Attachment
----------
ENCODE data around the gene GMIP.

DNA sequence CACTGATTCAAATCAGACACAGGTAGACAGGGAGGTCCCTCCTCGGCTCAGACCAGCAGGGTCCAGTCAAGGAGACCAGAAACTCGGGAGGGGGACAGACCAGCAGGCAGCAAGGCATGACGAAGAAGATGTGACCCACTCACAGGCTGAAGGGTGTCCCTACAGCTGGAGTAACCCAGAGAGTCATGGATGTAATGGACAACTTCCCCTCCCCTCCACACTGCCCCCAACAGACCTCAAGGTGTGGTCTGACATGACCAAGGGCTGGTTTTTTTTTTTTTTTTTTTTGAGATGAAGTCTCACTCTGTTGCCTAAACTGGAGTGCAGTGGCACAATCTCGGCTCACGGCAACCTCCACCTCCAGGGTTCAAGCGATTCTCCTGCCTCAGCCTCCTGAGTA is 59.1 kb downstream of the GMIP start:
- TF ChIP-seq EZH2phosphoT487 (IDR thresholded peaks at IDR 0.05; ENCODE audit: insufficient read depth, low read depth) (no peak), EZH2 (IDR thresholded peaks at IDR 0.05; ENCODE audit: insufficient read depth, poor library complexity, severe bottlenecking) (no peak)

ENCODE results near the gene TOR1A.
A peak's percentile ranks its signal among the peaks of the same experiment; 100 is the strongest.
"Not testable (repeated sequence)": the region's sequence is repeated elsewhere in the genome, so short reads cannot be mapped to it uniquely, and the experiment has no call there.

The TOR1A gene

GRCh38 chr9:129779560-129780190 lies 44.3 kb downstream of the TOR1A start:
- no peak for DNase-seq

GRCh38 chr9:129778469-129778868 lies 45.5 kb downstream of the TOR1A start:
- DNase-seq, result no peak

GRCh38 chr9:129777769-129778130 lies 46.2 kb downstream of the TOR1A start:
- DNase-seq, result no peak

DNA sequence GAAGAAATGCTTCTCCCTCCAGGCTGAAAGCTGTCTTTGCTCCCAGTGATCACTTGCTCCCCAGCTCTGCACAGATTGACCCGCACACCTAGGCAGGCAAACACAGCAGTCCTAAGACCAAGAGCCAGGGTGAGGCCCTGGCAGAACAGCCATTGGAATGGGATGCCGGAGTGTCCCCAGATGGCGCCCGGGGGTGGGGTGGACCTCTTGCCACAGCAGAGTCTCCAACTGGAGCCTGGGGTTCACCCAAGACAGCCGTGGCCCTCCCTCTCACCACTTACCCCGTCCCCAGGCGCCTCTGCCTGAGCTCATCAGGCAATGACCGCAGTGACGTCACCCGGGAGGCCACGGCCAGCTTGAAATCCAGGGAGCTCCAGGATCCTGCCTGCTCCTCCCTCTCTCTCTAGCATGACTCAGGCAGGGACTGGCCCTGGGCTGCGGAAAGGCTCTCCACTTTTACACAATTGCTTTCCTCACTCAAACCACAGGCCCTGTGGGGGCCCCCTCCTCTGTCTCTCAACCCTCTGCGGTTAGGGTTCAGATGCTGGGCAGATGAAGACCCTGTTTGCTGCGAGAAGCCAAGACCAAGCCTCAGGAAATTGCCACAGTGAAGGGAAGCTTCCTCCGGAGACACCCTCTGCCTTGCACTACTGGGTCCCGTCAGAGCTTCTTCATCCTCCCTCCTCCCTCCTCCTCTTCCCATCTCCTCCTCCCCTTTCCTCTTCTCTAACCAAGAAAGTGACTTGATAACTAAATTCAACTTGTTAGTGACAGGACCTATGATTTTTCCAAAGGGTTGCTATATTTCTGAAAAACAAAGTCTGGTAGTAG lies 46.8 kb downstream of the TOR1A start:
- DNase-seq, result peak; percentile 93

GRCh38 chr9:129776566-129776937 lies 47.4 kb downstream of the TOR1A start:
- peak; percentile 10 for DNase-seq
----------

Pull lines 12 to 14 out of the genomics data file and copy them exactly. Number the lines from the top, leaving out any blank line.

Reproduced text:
GRCh38 chr9:129777769-129778130 lies 46.2 kb downstream of the TOR1A start:
- DNase-seq, result no peak

DNA sequence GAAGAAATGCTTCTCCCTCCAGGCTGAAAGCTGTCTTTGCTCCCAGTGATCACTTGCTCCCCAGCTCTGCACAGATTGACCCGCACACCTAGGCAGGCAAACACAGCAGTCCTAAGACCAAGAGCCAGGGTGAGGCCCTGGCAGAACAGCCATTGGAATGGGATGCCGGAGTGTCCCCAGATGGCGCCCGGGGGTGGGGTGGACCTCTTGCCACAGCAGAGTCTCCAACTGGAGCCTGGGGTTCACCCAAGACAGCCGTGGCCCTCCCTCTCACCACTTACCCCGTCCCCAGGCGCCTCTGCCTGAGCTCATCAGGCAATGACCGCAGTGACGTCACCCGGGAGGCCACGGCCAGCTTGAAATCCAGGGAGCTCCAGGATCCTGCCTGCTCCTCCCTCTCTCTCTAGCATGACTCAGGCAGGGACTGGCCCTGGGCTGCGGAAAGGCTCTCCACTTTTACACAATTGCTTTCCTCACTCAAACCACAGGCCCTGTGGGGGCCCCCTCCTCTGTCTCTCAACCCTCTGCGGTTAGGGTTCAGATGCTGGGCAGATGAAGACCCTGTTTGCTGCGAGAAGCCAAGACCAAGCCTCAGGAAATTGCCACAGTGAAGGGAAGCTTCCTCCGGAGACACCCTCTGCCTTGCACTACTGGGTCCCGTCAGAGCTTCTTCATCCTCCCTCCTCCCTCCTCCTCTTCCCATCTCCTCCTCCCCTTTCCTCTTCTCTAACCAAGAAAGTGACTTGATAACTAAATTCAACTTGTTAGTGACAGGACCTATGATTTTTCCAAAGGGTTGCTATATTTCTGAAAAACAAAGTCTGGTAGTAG lies 46.8 kb downstream of the TOR1A start: